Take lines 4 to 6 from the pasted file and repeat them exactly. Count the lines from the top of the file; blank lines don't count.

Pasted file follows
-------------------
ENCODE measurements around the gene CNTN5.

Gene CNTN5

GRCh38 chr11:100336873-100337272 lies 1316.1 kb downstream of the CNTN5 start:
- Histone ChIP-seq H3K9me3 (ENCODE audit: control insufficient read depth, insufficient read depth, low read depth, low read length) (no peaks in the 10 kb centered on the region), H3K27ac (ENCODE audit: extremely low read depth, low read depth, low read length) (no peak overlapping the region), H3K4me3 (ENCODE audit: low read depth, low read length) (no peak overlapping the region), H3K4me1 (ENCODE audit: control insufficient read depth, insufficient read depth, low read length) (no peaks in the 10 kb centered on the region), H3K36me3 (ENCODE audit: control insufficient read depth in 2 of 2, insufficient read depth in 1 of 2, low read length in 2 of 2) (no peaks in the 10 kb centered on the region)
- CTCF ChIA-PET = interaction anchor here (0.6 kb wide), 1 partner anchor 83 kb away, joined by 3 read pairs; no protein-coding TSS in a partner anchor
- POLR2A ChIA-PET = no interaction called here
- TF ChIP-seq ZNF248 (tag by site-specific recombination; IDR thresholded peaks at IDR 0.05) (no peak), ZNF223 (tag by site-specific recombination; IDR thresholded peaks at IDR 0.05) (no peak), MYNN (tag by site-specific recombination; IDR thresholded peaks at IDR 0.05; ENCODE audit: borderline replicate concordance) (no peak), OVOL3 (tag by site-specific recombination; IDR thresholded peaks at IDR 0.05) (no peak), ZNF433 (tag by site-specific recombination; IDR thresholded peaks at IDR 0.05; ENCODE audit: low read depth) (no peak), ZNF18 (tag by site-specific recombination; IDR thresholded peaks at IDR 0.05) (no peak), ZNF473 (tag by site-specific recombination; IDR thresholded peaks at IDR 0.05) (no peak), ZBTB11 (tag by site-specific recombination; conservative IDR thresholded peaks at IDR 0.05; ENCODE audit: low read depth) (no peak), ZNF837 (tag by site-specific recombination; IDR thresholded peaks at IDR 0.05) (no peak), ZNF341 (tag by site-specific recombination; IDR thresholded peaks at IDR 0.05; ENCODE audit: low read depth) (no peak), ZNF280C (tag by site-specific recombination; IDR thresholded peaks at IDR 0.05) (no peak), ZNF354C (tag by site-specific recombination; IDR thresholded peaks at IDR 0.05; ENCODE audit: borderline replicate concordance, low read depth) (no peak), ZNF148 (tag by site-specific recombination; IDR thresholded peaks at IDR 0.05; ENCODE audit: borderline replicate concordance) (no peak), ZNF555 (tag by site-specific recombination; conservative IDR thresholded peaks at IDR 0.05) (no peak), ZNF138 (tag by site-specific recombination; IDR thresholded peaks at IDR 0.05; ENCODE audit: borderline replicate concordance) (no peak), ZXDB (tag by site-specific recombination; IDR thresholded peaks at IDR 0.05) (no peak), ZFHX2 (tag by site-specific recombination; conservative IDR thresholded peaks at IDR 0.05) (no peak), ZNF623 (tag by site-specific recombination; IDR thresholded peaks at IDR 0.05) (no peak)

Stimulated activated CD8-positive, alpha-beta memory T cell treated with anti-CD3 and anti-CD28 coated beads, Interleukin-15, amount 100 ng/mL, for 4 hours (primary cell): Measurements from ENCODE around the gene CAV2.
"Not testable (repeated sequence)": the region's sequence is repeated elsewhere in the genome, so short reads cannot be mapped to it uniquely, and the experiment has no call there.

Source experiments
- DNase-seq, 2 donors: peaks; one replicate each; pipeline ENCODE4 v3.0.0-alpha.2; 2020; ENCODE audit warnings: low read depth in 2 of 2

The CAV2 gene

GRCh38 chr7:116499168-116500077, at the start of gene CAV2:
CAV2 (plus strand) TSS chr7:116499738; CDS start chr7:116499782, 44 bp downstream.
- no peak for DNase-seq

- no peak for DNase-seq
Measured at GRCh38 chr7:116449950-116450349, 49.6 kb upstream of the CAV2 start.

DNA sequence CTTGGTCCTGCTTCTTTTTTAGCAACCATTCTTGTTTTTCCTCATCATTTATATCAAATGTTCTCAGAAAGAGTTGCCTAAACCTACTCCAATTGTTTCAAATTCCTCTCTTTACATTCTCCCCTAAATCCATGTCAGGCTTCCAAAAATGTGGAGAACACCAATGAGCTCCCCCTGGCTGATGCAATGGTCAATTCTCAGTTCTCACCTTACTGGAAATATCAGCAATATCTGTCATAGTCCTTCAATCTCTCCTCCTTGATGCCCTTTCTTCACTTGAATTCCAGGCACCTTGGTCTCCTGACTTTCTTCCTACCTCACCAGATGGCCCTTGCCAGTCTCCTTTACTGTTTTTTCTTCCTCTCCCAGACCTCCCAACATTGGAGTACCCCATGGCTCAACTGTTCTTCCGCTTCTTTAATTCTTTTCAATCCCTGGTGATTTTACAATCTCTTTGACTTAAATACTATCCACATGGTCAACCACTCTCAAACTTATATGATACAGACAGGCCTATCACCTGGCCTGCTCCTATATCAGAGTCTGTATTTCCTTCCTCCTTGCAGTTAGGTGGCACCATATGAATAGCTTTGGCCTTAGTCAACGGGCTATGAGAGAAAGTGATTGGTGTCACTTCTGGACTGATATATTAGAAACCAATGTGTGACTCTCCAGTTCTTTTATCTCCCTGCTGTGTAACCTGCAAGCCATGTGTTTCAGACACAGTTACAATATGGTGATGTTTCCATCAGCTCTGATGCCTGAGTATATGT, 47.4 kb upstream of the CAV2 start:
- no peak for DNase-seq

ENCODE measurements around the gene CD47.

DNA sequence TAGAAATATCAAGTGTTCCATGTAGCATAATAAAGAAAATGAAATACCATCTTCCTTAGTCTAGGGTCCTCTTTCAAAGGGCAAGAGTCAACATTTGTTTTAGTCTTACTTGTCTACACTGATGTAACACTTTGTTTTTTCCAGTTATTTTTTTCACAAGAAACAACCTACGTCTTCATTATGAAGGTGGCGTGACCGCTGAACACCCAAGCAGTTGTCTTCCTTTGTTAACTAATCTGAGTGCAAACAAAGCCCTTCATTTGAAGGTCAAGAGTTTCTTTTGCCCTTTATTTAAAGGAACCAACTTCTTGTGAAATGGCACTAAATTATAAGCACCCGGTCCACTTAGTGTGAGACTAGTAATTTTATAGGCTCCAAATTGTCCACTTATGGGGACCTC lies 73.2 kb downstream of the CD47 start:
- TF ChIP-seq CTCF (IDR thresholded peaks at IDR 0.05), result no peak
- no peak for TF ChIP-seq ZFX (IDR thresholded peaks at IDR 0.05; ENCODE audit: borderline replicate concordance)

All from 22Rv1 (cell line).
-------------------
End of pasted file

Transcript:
- Histone ChIP-seq H3K9me3 (ENCODE audit: control insufficient read depth, insufficient read depth, low read depth, low read length) (no peaks in the 10 kb centered on the region), H3K27ac (ENCODE audit: extremely low read depth, low read depth, low read length) (no peak overlapping the region), H3K4me3 (ENCODE audit: low read depth, low read length) (no peak overlapping the region), H3K4me1 (ENCODE audit: control insufficient read depth, insufficient read depth, low read length) (no peaks in the 10 kb centered on the region), H3K36me3 (ENCODE audit: control insufficient read depth in 2 of 2, insufficient read depth in 1 of 2, low read length in 2 of 2) (no peaks in the 10 kb centered on the region)
- CTCF ChIA-PET = interaction anchor here (0.6 kb wide), 1 partner anchor 83 kb away, joined by 3 read pairs; no protein-coding TSS in a partner anchor
- POLR2A ChIA-PET = no interaction called here